Today The Guardian reports on a Royal College of Nursing survey into levels of stress amongst 2,000 NHS and private sector nurses. Some of the nurses participating give dire accounts of their working lives when it comes to sickness and time off due to ill-health. Here is a snip from today’s paper:
The RCN said many of the nurses questioned reported that sickness absence policies at their place of work were so punitive that they had no alternative but to attend work despite feeling unwell.
One of the nurses told the RCN: “I’ve been told that if I don’t meet the 100% attendance at work I will be up for a capability hearing. I had three admissions into hospital due to a cardiac problem, so if I get chest pain I have to ignore it because I have to go to work.”
Another said: “I am currently off work following breast cancer. A senior manager called three weeks after my surgery and asked if I was coming back as people with cancer often don’t return and they wanted to fill my post.”
As someone who has investigated stress and burnout in nurses in the past I am interested to know more of this survey (or ‘poll’, as it is described). I can’t find anything in the Guardian‘s news report on the type of study which has been conducted, and I’m turning up a blank when I navigate to the RCN website for a full report. Perhaps I’m missing something?
This year’s International Network for Psychiatric Nursing Research Conference takes place on the 5th and 6th of September at Warwick University. Here are ten reasons to come along and participate:
- to learn from Professor Kate Pickett (co-author of The Spirit Level) talking about global inequalities in mental health;
- to hear Professor Len Bowers presenting new findings from his Safewards trial;
- to listen to Charles Walker MP, who has talked publicly about his personal experience of mental health difficulties, speaking on the topic of making the personal political;
- to hear Dr Simon Duffy from the Centre for Welfare Reform talking about personal responsibility and social justice;
- to listen to Dr Fiona Nolan from UCL/Camden and Islington NHS Foundation Trust discussing protected engagement time in acute mental health inpatient wards;
- in a packed programme of concurrent sessions, to learn from delegates (from the UK and beyond) talking about their research studies large and small;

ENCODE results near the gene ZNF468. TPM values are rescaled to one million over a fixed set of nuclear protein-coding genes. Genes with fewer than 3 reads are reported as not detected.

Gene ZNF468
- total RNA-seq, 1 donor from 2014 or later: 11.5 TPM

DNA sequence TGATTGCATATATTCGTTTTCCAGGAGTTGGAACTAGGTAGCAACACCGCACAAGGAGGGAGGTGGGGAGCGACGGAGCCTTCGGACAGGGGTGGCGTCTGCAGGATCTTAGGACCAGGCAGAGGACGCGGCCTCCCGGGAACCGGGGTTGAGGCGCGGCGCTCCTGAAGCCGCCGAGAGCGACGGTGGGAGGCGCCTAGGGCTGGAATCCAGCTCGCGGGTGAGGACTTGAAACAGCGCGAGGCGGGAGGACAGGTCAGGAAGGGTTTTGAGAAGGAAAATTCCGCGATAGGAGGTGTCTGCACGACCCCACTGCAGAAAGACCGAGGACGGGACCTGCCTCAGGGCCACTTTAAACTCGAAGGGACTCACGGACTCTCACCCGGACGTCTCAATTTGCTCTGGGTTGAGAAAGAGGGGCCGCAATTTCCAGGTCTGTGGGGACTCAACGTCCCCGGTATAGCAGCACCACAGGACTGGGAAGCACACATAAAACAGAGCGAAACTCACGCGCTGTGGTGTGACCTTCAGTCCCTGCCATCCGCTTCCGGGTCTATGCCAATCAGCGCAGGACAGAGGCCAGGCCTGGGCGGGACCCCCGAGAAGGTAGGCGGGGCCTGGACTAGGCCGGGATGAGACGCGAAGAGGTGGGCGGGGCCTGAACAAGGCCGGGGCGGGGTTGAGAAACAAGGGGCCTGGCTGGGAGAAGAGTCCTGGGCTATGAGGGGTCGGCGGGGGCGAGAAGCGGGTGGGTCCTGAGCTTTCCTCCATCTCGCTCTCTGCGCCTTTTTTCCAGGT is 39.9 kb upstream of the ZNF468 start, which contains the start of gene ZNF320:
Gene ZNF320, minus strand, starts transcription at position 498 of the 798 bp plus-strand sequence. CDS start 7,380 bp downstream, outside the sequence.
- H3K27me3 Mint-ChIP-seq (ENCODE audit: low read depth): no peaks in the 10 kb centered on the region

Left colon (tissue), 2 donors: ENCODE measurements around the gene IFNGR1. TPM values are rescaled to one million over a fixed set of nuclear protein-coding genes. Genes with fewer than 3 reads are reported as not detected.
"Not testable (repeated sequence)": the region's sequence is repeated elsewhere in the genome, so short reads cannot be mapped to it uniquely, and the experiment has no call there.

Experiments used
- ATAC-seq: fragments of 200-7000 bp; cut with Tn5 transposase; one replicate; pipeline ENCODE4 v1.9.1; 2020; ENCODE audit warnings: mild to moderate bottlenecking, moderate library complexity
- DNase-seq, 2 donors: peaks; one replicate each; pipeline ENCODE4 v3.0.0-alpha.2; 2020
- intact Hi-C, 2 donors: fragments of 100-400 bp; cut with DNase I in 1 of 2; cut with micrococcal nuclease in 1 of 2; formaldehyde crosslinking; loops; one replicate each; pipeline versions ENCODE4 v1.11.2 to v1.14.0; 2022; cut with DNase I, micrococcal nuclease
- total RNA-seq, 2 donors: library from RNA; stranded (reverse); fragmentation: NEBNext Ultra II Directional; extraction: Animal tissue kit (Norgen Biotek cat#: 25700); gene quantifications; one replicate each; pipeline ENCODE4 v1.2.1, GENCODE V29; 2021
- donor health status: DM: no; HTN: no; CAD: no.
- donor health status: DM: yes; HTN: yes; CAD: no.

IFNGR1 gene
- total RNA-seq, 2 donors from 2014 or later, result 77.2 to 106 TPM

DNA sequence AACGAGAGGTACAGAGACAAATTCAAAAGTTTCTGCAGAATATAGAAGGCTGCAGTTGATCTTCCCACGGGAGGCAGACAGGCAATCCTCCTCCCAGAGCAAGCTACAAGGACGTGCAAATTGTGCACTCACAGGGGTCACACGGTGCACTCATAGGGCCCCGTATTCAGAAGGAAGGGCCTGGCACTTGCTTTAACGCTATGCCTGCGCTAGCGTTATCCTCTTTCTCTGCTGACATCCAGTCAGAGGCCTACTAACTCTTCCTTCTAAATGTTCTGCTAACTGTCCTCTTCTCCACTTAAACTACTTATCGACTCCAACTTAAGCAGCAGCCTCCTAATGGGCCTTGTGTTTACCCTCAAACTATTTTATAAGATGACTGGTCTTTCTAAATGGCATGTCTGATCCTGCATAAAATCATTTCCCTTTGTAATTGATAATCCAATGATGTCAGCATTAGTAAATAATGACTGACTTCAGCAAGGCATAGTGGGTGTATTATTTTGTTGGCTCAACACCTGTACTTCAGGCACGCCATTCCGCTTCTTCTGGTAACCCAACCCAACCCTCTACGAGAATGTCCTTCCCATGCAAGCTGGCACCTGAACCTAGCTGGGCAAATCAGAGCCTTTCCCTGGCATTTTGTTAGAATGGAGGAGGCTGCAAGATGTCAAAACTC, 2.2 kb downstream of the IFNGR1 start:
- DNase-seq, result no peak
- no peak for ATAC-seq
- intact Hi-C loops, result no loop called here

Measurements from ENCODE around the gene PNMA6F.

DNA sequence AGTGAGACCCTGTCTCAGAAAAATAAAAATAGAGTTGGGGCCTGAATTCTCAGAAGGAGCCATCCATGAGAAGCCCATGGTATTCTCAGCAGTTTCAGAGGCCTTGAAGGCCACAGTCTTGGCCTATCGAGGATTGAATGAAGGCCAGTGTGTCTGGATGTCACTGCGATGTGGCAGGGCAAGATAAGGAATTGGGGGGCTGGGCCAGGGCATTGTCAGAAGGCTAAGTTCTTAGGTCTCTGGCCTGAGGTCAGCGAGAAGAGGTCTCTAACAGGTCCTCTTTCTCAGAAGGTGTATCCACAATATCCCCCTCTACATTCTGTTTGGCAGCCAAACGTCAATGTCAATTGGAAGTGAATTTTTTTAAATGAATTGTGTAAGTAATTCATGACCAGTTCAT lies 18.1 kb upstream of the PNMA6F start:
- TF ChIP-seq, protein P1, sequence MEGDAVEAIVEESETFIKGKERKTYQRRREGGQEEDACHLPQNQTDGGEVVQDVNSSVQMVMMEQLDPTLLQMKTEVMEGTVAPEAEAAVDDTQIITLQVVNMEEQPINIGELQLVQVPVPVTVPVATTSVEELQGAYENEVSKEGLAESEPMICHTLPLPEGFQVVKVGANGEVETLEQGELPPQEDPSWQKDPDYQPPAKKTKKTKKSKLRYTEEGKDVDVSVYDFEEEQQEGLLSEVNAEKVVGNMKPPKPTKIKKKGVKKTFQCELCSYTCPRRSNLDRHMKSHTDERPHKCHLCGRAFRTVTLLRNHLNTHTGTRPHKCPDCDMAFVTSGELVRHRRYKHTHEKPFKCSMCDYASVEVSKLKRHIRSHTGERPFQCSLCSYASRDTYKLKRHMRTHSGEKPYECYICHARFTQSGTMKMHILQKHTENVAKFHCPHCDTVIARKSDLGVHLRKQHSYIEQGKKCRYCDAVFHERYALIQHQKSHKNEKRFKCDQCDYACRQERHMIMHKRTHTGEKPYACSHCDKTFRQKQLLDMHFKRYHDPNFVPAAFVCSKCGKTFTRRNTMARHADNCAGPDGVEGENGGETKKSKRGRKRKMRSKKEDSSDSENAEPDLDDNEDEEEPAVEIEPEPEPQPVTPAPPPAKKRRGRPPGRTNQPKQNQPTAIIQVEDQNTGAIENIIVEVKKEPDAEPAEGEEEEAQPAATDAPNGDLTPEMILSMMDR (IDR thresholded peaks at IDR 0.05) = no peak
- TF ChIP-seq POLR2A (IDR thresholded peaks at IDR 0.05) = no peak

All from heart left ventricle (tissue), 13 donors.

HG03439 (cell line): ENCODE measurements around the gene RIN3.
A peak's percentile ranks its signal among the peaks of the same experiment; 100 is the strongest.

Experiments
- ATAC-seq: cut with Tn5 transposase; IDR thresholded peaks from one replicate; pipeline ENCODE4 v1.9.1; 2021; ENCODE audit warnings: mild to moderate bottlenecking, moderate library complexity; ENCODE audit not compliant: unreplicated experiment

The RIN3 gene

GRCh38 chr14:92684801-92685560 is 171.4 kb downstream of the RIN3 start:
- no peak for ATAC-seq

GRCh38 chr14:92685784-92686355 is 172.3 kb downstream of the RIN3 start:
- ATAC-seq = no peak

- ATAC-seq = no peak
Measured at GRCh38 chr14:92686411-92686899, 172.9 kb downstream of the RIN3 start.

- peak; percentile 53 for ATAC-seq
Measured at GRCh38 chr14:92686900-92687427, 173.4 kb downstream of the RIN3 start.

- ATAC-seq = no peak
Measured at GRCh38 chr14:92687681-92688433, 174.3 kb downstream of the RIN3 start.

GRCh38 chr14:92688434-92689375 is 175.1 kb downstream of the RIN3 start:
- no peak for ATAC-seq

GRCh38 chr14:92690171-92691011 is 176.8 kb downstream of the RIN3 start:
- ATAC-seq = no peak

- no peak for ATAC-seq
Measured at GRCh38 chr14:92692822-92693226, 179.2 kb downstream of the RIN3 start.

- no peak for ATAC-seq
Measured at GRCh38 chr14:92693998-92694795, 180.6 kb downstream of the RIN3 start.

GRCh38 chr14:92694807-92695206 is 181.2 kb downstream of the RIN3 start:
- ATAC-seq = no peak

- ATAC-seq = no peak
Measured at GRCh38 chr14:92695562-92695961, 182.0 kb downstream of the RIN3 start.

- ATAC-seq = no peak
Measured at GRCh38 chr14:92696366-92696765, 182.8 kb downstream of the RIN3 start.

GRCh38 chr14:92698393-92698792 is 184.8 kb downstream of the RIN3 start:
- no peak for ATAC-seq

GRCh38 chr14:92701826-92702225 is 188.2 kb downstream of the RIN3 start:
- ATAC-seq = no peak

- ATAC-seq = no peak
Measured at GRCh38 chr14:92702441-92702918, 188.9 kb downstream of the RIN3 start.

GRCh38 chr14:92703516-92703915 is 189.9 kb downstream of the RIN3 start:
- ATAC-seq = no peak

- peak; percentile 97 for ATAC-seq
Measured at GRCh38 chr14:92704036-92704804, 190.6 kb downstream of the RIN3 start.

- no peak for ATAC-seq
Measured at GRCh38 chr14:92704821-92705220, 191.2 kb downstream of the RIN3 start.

- to renew existing friendships within the mental health nursing research field, and to make new ones;
- because I defy you to tell me you have anything more interesting to be doing over the two days the conference is taking place;
- because if (like me) you’re a regular at this conference, being there is the only way to find out how the NPNR at Warwick compares with the NPNR at Oxford;
- because you will, undoubtedly, enjoy yourself.
The formal academic year for students of the health professions (and therefore for their teachers, too) tends to be on the long side. Whilst many UK university students will have ended their studies until the autumn there are plenty of nurses, midwives and others with work to do before they can knock off for the summer. In September I’ll be working with pre-registration, second year, students of mental health nursing in a module assessed through the critiquing of published research. Before then I have a short, intensive, module to lead which is part of the taught component within the School’s professional doctorate.
This doctoral level module is all about ‘complexity’ and ‘systems’ and starts next month, and today I’ve been putting the finishing touches to some of the materials I’ll be using. As befits the student group and their thesis-producing aspirations I have opted to draw heavily on colleagues’ and my research experiences as far as is possible. I’m also hoping to foster a spirit of studying and learning together, and want to avoid being didactic.
Elsewhere today, in addition to research project-related work, I have had the opportunity to be part of a panel considering applications for RCN Foundation bursaries. There were some strong candidates, and well done to all who are about to get letters confirming their success. Others will be invited to interview (which I personally am unable to take part in). My commiserations, too, to those dropping out at this stage. I know how it feels to apply for support and not to get it, but there are always other opportunities. As I once heard someone, somewhere, say: if you’re not getting funding bids rejected you’re not applying enough!